Julia Roberts Remembers Director Garry Marshall: I Was Lucky to Be Loved by Him
The actress pays tribute to the legendary director of Pretty Woman, who died July 19
Garry Marshall is being remembered by those who knew him best – and loved him the most.
The director, who died on July 19 at age 81 of complications from pneumonia following a stroke, wasn’t just the creator of iconic TV shows such as Happy Days and Mork & Mindy and films like Beaches and The Princess Diaries. He was also responsible for launching the careers of many of Hollywood’s A-listers, including Julia Roberts, whom he cast in 1990’s Pretty Woman.
Now Roberts is speaking out about the loss and how Marshall forever holds a place in her heart.
“To know Garry Marshall was to love him,” Roberts tells PEOPLE exclusively. “And I was luckier than most to have loved him for my entire adult life and luckier still to have been loved by him because his love was unconditional, inexhaustible and magical.”
“The map of Garry’s career is long and illustrious. Innovative and simply amazing. I was 7 years old when Happy Days came on TV. Followed a couple of years later by Laverne & Shirley and then Mork & Mindy. I have said before that Garry Marshall raised me, and it is rather true.”
VIDEO: Celebrate Garry Marshall’s Most Iconic Movies and TV Shows
“For 10 years he made all who watched television laugh and learn and strive to be better, more open people. He taught us to be nice, that life could be simple and sweet and, most importantly, that friends and family were everything.”
“It is my great fortune that there were only a few short years between Happy Days going off the air and Garry Marshall walking into my life and changing it in so many ways,” Roberts continues. “His family was everything to him, and it showed in every piece of work he ever did.”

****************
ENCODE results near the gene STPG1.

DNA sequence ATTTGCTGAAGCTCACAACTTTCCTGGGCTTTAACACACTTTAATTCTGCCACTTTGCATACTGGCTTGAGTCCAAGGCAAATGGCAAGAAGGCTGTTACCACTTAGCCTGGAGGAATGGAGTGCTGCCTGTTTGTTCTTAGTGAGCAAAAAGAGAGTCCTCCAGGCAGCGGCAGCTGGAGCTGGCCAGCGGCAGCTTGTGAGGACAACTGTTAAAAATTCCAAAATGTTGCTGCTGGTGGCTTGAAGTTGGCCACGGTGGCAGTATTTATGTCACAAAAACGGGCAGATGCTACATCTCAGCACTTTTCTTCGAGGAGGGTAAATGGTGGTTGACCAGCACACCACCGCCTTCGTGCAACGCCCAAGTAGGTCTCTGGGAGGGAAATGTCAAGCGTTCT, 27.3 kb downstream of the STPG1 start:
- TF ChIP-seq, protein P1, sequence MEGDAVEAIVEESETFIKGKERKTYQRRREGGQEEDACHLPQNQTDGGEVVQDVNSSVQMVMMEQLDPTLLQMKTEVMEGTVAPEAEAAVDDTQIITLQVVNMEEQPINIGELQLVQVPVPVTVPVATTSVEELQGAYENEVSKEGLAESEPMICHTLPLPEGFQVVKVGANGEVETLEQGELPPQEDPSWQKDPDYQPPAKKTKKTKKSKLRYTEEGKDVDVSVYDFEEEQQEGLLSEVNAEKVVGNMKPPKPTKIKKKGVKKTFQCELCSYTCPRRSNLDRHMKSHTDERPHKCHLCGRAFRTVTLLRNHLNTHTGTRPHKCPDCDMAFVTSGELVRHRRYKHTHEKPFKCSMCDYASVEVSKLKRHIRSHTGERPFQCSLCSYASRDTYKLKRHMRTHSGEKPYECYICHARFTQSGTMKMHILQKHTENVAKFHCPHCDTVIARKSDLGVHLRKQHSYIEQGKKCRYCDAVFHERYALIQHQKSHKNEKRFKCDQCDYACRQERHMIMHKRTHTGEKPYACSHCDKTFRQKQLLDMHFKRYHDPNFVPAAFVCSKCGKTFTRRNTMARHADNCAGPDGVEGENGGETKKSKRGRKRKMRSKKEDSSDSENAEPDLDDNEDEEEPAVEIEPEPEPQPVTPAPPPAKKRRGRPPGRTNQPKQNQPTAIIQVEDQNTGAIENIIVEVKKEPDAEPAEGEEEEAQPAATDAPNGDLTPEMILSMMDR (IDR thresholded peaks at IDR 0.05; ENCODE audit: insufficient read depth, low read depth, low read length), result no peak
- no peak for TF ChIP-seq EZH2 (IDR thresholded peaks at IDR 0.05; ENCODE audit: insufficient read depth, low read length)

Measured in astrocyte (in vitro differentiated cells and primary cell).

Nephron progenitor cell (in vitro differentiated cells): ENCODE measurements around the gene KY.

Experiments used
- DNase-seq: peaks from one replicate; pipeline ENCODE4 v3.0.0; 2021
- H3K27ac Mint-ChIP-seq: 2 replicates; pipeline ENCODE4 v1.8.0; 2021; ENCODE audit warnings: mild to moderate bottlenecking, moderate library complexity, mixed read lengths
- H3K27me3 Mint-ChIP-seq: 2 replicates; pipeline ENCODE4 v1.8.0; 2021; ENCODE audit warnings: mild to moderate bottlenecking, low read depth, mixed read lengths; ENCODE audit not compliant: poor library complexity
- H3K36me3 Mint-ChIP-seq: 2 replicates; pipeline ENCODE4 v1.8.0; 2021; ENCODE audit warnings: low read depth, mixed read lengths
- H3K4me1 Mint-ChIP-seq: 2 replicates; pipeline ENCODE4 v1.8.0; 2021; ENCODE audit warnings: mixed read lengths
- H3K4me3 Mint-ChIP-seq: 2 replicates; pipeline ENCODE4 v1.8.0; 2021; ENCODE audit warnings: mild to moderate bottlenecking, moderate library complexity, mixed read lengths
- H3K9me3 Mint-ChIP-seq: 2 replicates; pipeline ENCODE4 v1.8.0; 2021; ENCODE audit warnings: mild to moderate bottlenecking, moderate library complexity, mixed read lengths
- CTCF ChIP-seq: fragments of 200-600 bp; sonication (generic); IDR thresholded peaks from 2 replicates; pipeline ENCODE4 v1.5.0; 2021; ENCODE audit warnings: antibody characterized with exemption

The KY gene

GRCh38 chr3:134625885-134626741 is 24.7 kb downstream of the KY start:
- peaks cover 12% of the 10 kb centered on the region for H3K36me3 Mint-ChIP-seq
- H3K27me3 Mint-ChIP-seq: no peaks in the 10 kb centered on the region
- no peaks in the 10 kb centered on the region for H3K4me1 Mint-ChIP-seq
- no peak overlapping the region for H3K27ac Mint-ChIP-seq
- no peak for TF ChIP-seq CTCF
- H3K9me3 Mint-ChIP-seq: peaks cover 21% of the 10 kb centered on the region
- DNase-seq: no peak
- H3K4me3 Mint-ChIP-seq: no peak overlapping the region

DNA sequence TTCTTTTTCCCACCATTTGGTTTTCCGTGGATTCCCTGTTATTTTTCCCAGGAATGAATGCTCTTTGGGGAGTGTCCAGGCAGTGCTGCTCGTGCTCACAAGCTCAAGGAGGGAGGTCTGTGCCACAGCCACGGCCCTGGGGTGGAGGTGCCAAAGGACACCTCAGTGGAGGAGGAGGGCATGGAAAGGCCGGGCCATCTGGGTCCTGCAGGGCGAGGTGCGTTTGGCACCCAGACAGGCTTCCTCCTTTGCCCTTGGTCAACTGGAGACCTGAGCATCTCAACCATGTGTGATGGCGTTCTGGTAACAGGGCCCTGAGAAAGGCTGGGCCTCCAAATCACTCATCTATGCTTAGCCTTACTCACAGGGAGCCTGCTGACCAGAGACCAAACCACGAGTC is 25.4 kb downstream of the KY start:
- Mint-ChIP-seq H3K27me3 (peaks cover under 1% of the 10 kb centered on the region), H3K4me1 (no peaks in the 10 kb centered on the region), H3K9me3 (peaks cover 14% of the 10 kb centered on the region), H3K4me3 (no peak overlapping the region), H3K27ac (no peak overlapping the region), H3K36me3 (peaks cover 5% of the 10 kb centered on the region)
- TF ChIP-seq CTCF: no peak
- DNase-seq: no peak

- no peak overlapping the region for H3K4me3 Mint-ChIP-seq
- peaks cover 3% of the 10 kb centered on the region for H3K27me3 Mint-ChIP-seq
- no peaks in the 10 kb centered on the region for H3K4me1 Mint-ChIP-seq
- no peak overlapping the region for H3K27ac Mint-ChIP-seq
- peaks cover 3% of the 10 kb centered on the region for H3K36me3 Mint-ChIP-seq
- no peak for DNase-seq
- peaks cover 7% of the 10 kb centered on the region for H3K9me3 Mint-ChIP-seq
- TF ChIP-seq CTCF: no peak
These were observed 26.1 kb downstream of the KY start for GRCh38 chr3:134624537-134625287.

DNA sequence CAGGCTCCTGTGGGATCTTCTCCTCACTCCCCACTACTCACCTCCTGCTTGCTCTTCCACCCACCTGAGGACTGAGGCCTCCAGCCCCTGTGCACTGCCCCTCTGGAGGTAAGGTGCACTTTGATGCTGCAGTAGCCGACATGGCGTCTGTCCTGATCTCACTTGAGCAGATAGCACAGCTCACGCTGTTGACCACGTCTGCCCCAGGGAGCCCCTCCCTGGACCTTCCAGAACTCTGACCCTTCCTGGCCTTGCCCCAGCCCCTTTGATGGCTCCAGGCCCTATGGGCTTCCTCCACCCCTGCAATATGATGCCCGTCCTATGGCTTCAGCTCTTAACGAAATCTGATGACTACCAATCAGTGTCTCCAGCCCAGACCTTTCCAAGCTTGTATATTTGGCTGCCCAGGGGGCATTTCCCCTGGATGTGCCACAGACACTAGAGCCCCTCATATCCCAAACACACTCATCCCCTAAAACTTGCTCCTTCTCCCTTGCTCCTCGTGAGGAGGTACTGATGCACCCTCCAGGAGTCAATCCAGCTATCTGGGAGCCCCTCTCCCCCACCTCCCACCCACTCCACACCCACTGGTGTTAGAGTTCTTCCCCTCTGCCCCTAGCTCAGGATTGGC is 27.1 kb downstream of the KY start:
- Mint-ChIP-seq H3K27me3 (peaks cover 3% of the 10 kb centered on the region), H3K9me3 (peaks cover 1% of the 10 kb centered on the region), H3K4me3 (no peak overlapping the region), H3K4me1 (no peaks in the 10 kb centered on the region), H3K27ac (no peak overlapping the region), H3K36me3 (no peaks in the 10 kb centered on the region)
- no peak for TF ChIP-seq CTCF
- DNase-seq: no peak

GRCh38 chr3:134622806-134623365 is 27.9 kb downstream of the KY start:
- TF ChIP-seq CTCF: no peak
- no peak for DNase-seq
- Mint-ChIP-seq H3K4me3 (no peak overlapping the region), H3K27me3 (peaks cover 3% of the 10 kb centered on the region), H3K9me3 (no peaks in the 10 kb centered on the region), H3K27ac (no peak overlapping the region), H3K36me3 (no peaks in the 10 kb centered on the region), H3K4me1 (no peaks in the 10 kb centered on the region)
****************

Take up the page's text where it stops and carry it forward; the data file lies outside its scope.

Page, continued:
For more tributes to Garry Marshall, pick up this week’s issue of PEOPLE, on newsstands Friday
“Every romantic moment, every kiss he portrayed in the last 53 years was an ode to Barbara Marshall. Each kid that learned to catch a baseball or girl who had a crush on a boy were versions of and love letters to Lori, Kathy and Scotty,” she says, mentioning Marshall’s wife and children. “Anywhere he traveled and each story he told contained his love and devotion and gratitude for his family. He taught by example how work and family intertwine.”
“There is no way to put into words, brief or expounded, how I feel about Garry,” Roberts adds. “He held too big a place in my life and in my heart. He was a giant in every way.”
“I do believe, at a time when the world seems to suffer so deeply, we could all benefit from remembering Garry’s ideals and stories of kindness and honesty – how good we can be if we just try.”